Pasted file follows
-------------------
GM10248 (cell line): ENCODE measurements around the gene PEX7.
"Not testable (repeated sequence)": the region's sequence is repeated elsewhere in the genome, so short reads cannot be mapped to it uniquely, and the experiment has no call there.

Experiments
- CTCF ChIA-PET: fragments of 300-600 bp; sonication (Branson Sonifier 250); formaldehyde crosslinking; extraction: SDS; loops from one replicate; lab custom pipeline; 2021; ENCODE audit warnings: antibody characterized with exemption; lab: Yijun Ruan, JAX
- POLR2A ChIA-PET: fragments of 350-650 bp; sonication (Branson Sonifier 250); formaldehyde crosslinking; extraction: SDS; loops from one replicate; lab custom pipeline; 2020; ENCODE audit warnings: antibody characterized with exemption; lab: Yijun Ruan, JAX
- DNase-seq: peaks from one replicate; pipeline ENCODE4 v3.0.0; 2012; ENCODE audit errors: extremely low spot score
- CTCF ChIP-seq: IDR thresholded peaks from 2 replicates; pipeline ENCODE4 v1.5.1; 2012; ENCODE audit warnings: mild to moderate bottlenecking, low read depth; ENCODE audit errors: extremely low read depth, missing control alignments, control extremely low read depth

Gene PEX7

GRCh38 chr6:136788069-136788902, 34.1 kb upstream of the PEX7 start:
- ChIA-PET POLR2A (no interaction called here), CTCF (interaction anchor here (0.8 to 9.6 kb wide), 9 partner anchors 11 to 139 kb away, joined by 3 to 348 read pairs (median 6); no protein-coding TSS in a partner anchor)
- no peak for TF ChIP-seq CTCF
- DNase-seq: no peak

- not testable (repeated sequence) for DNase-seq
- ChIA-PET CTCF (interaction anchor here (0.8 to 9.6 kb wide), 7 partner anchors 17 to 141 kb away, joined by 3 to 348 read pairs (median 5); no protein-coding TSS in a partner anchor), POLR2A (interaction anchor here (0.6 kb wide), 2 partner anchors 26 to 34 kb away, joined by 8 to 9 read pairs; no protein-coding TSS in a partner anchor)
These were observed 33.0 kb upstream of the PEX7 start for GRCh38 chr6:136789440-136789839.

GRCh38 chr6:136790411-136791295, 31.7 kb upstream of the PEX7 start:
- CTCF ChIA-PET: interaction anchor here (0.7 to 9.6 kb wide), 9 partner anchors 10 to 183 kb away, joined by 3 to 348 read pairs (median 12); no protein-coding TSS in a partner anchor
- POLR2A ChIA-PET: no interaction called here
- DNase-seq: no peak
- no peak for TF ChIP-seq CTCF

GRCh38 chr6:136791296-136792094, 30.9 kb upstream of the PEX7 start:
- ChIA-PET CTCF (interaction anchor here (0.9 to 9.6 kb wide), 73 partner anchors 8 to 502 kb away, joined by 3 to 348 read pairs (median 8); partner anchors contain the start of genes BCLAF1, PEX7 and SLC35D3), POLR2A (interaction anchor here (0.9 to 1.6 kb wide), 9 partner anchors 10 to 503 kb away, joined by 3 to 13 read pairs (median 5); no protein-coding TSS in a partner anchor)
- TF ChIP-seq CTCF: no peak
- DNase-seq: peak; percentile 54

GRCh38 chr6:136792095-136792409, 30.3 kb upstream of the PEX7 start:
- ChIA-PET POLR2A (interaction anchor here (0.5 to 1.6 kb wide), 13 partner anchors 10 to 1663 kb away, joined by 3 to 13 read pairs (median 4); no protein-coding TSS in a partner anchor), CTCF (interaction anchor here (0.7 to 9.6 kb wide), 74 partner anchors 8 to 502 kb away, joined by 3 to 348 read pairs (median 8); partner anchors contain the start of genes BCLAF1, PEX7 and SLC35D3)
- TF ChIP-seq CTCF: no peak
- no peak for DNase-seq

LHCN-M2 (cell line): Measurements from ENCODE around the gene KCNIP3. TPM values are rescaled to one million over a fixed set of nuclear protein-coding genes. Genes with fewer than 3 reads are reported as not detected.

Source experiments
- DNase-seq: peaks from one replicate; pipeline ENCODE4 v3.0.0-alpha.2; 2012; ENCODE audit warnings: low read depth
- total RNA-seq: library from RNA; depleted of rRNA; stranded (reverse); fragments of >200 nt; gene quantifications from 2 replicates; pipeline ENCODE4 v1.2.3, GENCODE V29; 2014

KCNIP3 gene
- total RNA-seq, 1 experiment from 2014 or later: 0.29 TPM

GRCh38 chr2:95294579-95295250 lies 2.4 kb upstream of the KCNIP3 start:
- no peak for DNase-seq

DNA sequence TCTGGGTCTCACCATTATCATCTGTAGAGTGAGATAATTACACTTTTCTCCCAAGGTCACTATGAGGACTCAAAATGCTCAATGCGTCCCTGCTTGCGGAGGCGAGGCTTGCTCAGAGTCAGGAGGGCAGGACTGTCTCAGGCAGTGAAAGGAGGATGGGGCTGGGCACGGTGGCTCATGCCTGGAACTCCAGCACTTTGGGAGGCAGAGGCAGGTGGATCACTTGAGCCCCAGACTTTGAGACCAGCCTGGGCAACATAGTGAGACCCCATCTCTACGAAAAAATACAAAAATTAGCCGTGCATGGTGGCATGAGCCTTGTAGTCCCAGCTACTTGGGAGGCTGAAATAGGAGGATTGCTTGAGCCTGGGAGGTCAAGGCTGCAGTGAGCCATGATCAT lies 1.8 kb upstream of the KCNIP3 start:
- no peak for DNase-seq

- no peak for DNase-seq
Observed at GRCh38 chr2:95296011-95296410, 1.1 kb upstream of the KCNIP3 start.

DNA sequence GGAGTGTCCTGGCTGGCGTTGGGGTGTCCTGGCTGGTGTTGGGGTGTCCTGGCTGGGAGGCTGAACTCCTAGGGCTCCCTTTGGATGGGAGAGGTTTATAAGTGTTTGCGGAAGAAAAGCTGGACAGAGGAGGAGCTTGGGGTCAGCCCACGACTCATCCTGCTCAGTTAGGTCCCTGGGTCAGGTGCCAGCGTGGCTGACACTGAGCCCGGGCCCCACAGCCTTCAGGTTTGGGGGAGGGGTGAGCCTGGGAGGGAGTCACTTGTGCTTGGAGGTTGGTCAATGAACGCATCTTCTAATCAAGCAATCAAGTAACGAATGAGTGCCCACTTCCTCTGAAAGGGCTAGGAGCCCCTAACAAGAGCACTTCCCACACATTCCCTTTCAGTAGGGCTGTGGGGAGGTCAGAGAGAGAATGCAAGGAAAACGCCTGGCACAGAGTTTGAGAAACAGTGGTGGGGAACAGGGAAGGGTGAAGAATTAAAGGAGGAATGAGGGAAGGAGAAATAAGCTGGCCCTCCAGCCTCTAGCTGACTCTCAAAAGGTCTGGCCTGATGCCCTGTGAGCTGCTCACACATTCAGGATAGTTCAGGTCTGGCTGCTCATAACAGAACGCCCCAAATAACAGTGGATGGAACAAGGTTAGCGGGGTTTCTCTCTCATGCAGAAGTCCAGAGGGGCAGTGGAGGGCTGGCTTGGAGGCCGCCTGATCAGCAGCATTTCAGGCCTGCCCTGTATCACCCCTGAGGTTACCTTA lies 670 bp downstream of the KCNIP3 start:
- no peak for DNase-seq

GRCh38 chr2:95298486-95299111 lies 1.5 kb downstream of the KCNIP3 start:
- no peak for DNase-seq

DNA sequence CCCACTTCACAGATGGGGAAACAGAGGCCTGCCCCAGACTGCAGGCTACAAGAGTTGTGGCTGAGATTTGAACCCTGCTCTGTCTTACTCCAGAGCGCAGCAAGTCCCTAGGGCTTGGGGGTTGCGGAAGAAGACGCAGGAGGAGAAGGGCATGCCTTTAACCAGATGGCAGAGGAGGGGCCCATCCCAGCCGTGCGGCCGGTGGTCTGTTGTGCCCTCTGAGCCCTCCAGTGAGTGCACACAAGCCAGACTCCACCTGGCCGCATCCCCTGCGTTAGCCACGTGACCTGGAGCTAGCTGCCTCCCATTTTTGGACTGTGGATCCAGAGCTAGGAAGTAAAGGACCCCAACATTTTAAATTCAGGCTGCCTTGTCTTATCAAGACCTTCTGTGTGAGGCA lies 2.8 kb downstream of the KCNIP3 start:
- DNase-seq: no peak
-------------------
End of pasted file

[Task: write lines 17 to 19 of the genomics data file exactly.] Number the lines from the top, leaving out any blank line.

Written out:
- CTCF ChIA-PET: interaction anchor here (0.7 to 9.6 kb wide), 9 partner anchors 10 to 183 kb away, joined by 3 to 348 read pairs (median 12); no protein-coding TSS in a partner anchor
- POLR2A ChIA-PET: no interaction called here
- DNase-seq: no peak